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2019 Tour de France in 10 interactive charts

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The green jersey race

The green jersey race
(Image credit: Laura Weislo/Flourish)
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Mountains classification points won by category

Mountains classification points won by category
(Image credit: Laura Weislo/Flourish)
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The points classification by where points were taken

The points classification by where points were taken
(Image credit: Laura Weislo/Flourish)
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(Image credit: Laura Weislo/Flourish)
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(Image credit: Laura Weislo/Flourish)

The 2019 Tour de France is a wrap, with Egan Bernal (Team Ineos) claiming Colombia's first overall victory in the race and inking his name in the annals of Tour history as one of the youngest riders to ever win the race. Cyclingnews' Laura Weislo crunched the data from this year's race, summing up the evolution of the race in 10 charts.

Bernal took the lead in the overall classification on the shortened stage 19 by escaping on the Col de l'Iseran, the highest point of the Tour - only to have the race organisers call a halt to the race because of landslides on the route ahead. The next day's stage was shortened as well and with teammate Geraint Thomas in second place, the fight was on for the final podium spot. Julian Alaphilippe (Deceuninck-QuickStep), who led the race for 14 stages, finally gave way on the climb to Val Thorens, and Steven Kruijswijk (Jumbo-Visma) filled the final podium spot.

Only five riders wore the yellow jersey, with Mike Teunissen (Jumbo-Visma) the surprise winner of the first stage and keeping it while Jumbo-Visma winning the next day's TTT. Alaphilippe took over for the next three stages before being temporarily displaced by Trek-Segafredo's Giulio Ciccone. The Frenchman reclaimed the maillot jaune on stage 8 before defying all expectations to hold onto it until Bernal's attack on stage 19.

Interact with these charts by hovering over a line to highlight the rider's progress.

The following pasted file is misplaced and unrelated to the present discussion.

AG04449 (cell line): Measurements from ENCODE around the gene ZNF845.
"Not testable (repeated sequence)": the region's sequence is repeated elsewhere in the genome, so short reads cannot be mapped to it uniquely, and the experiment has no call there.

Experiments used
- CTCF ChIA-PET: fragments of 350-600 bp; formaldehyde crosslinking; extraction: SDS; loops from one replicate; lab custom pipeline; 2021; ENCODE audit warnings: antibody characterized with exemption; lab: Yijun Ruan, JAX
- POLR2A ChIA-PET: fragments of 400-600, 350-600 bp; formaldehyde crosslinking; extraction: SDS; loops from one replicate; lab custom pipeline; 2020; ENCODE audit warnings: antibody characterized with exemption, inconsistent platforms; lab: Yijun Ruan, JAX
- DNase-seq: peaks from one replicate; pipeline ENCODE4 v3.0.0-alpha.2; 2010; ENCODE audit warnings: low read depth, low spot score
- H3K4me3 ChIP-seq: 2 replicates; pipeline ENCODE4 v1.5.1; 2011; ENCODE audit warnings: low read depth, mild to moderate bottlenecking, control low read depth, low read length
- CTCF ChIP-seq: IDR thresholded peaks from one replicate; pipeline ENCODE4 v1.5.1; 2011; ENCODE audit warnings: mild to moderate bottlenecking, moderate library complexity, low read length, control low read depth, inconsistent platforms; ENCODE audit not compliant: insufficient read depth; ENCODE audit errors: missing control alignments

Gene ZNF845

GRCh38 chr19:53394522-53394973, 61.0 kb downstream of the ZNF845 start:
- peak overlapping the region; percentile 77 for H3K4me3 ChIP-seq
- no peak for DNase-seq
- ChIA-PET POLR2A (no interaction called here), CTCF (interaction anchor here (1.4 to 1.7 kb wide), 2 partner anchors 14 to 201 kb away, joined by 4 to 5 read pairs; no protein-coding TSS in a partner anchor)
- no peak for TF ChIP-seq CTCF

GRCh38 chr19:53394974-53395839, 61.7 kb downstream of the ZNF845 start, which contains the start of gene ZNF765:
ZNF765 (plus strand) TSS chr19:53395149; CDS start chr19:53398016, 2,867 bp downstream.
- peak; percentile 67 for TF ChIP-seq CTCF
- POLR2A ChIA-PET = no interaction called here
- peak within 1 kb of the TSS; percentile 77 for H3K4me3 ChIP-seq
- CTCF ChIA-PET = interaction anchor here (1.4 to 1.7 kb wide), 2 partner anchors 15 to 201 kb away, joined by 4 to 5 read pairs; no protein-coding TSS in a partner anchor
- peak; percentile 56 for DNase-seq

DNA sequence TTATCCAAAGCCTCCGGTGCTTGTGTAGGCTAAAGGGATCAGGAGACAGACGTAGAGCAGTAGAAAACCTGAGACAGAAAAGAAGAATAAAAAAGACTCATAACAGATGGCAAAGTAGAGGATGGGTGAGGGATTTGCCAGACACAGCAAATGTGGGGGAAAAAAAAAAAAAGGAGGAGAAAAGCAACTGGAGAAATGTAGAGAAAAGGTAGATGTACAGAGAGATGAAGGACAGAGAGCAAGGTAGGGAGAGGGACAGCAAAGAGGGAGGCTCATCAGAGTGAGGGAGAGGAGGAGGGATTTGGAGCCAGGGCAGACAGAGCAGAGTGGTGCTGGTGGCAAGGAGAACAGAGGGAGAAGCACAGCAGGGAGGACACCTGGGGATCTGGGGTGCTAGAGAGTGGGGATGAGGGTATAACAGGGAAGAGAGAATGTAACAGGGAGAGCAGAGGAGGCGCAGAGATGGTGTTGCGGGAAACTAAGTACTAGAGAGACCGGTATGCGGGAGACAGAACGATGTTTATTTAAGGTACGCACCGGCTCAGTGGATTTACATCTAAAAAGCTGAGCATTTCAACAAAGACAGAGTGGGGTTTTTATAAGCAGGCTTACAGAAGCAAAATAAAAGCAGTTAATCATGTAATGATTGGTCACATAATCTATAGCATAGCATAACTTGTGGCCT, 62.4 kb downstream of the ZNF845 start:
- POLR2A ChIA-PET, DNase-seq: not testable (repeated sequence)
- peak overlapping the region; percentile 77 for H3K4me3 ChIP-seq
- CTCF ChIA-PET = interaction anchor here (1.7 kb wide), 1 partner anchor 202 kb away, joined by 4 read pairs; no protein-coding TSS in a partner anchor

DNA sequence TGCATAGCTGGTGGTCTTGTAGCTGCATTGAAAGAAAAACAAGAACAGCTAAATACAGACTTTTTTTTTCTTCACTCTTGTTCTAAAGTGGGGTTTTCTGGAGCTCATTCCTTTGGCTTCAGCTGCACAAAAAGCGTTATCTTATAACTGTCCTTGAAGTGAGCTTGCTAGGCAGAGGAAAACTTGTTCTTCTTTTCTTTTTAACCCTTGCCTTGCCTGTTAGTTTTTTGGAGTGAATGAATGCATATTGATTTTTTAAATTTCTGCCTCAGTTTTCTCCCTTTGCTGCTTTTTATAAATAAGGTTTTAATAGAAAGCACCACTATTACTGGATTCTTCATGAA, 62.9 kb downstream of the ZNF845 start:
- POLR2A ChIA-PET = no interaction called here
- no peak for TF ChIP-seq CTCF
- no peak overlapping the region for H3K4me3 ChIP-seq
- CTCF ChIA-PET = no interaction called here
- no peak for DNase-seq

Of the pre-race contenders, many fell out of contention in the Pyrenees, but the Alps were the biggest hammer to the overall rankings, as the cumulative fatigue and lack of motivation to keep fighting when the podium was out of reach bit in.

Points classification

Peter Sagan (Bora-Hansgrohe) set the record for most points classification victories, taking the green jersey on stage 3 and steadily distancing all his rivals.

As you can see in the chart below, Caleb Ewan (Lotto Soudal) saved himself for the trio of stage victories he claimed, but had he gone for just a few intermediate sprints, he might have challenged Sagan in that competition.

Interact with the chart by hovering over a line to highlight the rider's progress.

Mountains classification

In the mountains classification, only three riders led the polka dot jersey competition, with Greg Van Avermaet (CCC) taking the first stint before Tim Wellens (Lotto Soudal) led the classification for 15 stages before being relegated to second by Romain Bardet (AG2R La Mondiale), thanks in large part to his stage 18 romp over the hors-categorie Cols d'Izoard and Galibier where he won 60 of his 86 total points.

Best young riders classification

The best young rider's classification was a more open affair, with Caleb Ewan (Lotto Soudal) wearing it for a day before Wout Van Aert (Jumbo-Visma) took over for four days. Ciccone led for four days before Bernal took the lead for three days. The eventual race winner was overtaken by Enric Mas (Deceuninck-Quickstep) in the individual time trial, but quickly regained the lead in the mountains and held on until the end.

Teams classification

Only three teams wore the yellow helmets of best team: Jumbo-Visma, took the first stretch before Trek-Segafredo and Movistar traded off for the rest of the race until the Spanish squad won out.

In terms of exposure for their sponsors, Lotto Soudal got the biggest bang for their buck, racking up four stage wins, 16 days in one of the jerseys, and four podium visits for combativity. Bora-Hansgrohe were next with Sagan's 19 days in green, overall and one stage win, while Deceuninck-Quickstep and Jumbo-Visma were tied: Deceuninck-Quickstep with 15 days in a jersey and three stage wins and Jumbo-Visma with five podium visits, nine jersey days and four stage wins.

Seven of the 22 teams came away completely empty-handed, with EF Education First, UAE Team Emirates, Astana, Dimension Data, Team Sunweb, Total Direct Energie and Katusha-Alpecin never making the podium.